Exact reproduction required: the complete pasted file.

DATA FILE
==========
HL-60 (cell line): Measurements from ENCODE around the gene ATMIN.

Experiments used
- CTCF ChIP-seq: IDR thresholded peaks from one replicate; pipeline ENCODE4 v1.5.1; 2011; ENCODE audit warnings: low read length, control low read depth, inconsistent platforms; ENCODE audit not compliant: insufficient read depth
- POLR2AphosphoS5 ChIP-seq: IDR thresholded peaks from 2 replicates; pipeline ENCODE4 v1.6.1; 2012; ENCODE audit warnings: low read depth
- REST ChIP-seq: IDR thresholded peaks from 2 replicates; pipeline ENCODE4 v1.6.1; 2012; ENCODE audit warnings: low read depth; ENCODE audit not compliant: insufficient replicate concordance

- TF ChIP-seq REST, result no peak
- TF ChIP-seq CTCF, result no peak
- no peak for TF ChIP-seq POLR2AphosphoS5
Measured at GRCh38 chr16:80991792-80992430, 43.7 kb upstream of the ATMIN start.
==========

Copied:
HL-60 (cell line): Measurements from ENCODE around the gene ATMIN.

Experiments used
- CTCF ChIP-seq: IDR thresholded peaks from one replicate; pipeline ENCODE4 v1.5.1; 2011; ENCODE audit warnings: low read length, control low read depth, inconsistent platforms; ENCODE audit not compliant: insufficient read depth
- POLR2AphosphoS5 ChIP-seq: IDR thresholded peaks from 2 replicates; pipeline ENCODE4 v1.6.1; 2012; ENCODE audit warnings: low read depth
- REST ChIP-seq: IDR thresholded peaks from 2 replicates; pipeline ENCODE4 v1.6.1; 2012; ENCODE audit warnings: low read depth; ENCODE audit not compliant: insufficient replicate concordance

- TF ChIP-seq REST, result no peak
- TF ChIP-seq CTCF, result no peak
- no peak for TF ChIP-seq POLR2AphosphoS5
Measured at GRCh38 chr16:80991792-80992430, 43.7 kb upstream of the ATMIN start.